Registered Retirement Savings Plan (RRSP)

Did you know that an RRSP can have tax implications?

RRSP facts:

  • An RRSP is a savings plan.
  • RRSP contributions are tax deductible, so you can use these tax deductions to reduce your taxable income.
  • Depending on your income level, it may make sense to maximize your TFSA before you contribute to your RRSP. I believe the TFSA is a gift all adult Canadians can take advantage of, regardless of their income level. Read on why I continue to max out my TFSA first every year here.
  • RRSPs have contribution limits. One is 18% of earned income you reported on your tax return in the previous year. And that’s up to a maximum of $26,500 for the 2019 tax year and $27,230 for the 2020 tax year. Because of these limits, many Canadians don’t max out their contributions limit. This doesn’t mean you shouldn’t strive to do so though!  Maxing out your TFSA and RRSP, if you can, are excellent goals to work towards. I’m trying to do that myself.
  • Penalties are in place if you over-contribute to your RRSP. But, a small $2,000 lifetime over-contribution exemption does exist.
  • You can carry forward unused RRSP contribution room for future tax years.
  • The income you earn on investments inside the RRSP is tax deferred—while you keep the money in the RRSP.
  • A common type of RRSP is an individual RRSP, registered in the name of the person contributing to it.  There are also spousal RRSPs and group RRSPs.
  • You can manage RRSPs yourself or with the help of an advisor.
  • What if one spouse is in a different tax position than their partner? RRSP contributions can help lower the total amount of income taxes a couple must eventually pay (called income splitting).
  • There is no limit on the number of RRSPs you can have. The limit is on the total amount you can contribute.However, most people find it simpler to have only one or at most two plans. The second could b with their employer-sponsored RRSP. This makes it easier to keep track of their RRSP investments.
  • When you take money out of your RRSP, you have to pay tax.  Some exceptions do apply: such as the first time home buyers plan and lifelong learning plan.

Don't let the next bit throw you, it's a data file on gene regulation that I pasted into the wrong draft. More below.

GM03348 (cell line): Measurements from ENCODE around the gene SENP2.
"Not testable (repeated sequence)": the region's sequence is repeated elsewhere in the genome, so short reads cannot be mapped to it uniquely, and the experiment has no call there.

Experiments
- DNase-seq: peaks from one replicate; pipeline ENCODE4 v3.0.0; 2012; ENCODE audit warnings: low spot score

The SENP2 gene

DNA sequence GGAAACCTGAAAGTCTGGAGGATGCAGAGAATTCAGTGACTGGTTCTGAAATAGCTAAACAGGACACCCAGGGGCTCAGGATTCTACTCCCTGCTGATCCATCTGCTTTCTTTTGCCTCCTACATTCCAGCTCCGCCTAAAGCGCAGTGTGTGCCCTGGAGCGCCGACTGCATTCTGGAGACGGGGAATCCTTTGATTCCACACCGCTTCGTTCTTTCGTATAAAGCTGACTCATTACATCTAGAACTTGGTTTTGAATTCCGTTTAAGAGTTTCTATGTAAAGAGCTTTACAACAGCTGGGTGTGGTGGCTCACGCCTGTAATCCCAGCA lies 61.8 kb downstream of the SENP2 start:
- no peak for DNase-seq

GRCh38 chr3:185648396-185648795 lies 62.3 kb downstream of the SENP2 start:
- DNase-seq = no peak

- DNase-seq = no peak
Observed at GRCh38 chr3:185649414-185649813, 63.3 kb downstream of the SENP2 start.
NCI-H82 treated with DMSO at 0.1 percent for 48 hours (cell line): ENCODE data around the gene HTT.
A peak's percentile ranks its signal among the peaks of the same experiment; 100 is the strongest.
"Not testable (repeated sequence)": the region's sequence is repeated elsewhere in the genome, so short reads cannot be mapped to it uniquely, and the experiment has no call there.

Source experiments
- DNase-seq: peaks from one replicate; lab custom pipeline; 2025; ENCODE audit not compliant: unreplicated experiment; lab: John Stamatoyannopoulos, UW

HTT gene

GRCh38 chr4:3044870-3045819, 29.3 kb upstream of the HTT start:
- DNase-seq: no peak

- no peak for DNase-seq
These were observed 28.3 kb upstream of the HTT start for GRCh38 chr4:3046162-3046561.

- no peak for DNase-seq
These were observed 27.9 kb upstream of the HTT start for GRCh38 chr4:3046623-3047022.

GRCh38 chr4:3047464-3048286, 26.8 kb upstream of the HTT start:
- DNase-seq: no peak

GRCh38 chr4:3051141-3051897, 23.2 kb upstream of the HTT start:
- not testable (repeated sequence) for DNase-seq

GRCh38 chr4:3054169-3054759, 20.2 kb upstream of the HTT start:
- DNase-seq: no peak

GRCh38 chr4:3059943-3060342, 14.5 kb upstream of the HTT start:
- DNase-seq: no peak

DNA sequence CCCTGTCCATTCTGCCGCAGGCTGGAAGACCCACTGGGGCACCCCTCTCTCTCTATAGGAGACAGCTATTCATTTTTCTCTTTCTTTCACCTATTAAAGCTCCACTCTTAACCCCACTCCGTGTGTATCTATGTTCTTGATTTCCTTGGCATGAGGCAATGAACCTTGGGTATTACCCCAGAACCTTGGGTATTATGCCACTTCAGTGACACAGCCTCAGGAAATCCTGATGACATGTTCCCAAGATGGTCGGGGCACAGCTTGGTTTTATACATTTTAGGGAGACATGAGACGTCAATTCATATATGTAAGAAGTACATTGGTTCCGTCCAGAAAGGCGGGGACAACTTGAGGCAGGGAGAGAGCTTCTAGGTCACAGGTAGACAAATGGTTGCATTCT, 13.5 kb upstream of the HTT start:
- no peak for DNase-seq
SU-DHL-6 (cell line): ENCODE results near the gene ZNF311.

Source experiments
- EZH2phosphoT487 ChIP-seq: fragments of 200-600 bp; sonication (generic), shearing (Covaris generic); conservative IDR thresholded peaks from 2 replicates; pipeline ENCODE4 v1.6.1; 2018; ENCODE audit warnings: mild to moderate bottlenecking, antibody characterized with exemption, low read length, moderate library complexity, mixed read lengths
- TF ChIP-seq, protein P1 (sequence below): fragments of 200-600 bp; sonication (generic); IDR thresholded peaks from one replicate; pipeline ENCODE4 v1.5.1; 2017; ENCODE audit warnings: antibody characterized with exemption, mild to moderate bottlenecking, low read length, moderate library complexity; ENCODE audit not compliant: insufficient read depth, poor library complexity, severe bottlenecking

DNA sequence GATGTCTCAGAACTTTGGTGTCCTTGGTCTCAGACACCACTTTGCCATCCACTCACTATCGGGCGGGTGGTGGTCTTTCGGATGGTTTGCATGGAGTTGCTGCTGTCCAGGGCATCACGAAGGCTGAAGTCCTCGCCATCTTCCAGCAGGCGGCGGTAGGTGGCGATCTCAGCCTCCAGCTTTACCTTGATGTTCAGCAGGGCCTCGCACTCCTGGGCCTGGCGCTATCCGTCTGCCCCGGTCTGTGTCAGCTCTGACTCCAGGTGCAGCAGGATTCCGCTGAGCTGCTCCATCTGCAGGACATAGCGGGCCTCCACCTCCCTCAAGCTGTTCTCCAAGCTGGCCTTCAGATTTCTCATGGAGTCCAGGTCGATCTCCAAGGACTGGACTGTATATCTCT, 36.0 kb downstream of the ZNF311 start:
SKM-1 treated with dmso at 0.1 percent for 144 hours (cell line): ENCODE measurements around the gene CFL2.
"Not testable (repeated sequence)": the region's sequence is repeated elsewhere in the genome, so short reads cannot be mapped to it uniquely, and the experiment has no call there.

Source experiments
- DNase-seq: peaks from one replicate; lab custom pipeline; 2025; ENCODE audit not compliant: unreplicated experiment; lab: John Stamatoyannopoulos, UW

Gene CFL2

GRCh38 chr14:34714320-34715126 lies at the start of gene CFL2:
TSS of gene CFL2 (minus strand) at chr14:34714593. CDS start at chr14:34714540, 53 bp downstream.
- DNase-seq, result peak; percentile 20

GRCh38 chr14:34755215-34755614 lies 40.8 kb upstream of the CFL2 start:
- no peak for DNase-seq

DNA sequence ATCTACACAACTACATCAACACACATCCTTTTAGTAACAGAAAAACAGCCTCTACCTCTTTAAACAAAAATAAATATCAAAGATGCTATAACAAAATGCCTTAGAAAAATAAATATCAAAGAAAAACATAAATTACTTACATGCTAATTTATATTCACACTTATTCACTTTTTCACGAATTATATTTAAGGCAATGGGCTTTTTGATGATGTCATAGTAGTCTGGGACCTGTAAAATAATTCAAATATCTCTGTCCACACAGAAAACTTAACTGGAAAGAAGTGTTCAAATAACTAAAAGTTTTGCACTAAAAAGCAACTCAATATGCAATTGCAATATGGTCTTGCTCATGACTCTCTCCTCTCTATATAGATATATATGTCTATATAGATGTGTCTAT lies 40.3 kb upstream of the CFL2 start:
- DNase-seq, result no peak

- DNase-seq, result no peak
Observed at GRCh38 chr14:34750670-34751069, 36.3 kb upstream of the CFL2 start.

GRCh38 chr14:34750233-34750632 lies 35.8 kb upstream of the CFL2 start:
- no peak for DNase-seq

• You have to report the RRSP amount you withdraw as income on your tax return.

These are just some of the RRSP facts.

Why RRSPs should matter to you

I feel there are two fundamental things RRSPs provide Canadian investors:

  1. a tax deduction from your contribution, and
  2. tax-deferred growth.

These are two outstanding benefits for this account. The RRSP-generated tax deferral is great, but it’s temporary. You need to eventually pay tax on funds that were within the RRSP

How can you protect your wealth?

For many Canadians, RRSP assets might be the largest post-mortem tax liability we own.

When you die, RRSPs are taxed as income, subject to tax at your marginal tax rate. Current Canada Revenue Agency (CRA) tax rules require that the fair market value of the RRSP, as of the date of death, must be in the deceased’s (final) terminal tax return.

I suggest naming an RRSP beneficiary.

 RRSP qualified beneficiaries

  1. A spouse or common-law partner

A spouse rollover provision allows a beneficiary spouse to put the deceased’s RRSP assets into their own RRSP without any immediate tax consequences.  This is what my wife and I have done.  This way, either surviving one of us can use this rolled over money. And we maintain tax-deferred growth inside an RRSP account.

A spouse or common-law partner can also choose to take the deceased spouse’s RRSP assets as cash. In this case, RRSPs are taxed.  

  1. A dependent child or grandchild

An RRSP owner can designate their financially dependent child or grandchild as their RRSP beneficiary.  From there, depending upon the age and nature of the dependency, a number of options are available to the child or grandchild.